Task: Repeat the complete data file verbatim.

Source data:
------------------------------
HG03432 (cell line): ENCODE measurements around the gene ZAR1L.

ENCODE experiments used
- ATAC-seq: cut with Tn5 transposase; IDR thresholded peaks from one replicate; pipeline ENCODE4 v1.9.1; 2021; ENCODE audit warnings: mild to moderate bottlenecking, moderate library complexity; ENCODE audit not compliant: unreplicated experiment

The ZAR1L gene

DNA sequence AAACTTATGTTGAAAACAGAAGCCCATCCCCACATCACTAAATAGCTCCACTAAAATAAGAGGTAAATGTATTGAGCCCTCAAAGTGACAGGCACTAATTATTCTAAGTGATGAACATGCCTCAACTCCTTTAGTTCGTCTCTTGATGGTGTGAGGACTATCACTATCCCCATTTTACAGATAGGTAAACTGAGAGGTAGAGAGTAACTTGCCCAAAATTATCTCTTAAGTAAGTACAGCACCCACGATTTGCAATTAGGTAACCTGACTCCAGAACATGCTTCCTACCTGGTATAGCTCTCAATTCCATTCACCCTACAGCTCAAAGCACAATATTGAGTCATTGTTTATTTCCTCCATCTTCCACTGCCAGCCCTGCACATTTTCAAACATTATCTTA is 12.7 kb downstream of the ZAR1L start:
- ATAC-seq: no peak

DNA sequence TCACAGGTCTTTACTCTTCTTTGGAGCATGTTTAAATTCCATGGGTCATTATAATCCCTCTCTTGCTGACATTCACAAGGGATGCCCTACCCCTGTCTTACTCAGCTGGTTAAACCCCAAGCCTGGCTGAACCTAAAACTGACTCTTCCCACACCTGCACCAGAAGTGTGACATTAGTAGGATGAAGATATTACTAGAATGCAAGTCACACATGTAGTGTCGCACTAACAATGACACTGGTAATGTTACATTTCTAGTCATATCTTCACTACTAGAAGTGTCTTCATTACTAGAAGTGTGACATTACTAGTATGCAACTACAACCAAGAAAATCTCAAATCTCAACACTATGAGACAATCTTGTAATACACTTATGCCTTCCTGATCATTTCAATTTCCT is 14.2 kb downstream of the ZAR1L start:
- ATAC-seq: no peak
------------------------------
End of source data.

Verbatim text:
HG03432 (cell line): ENCODE measurements around the gene ZAR1L.

ENCODE experiments used
- ATAC-seq: cut with Tn5 transposase; IDR thresholded peaks from one replicate; pipeline ENCODE4 v1.9.1; 2021; ENCODE audit warnings: mild to moderate bottlenecking, moderate library complexity; ENCODE audit not compliant: unreplicated experiment

The ZAR1L gene

DNA sequence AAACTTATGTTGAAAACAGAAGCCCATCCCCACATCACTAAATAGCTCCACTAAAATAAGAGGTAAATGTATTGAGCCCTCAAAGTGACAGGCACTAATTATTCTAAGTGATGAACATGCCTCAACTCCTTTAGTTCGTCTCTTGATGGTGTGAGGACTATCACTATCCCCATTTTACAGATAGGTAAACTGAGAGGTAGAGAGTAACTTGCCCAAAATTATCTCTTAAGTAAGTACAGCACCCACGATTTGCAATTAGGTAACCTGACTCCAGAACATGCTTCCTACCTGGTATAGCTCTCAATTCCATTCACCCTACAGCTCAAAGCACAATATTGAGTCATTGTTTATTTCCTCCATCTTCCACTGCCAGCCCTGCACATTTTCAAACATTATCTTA is 12.7 kb downstream of the ZAR1L start:
- ATAC-seq: no peak

DNA sequence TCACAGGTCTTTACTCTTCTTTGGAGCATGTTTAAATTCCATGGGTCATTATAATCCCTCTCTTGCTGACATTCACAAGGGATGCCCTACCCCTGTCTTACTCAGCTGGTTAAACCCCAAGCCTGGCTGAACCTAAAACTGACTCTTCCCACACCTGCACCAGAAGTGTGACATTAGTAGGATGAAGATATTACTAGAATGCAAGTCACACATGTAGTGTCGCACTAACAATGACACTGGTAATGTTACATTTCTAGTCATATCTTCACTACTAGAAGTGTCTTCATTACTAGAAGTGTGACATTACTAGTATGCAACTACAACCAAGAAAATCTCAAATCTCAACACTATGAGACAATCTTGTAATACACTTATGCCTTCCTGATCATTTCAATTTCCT is 14.2 kb downstream of the ZAR1L start:
- ATAC-seq: no peak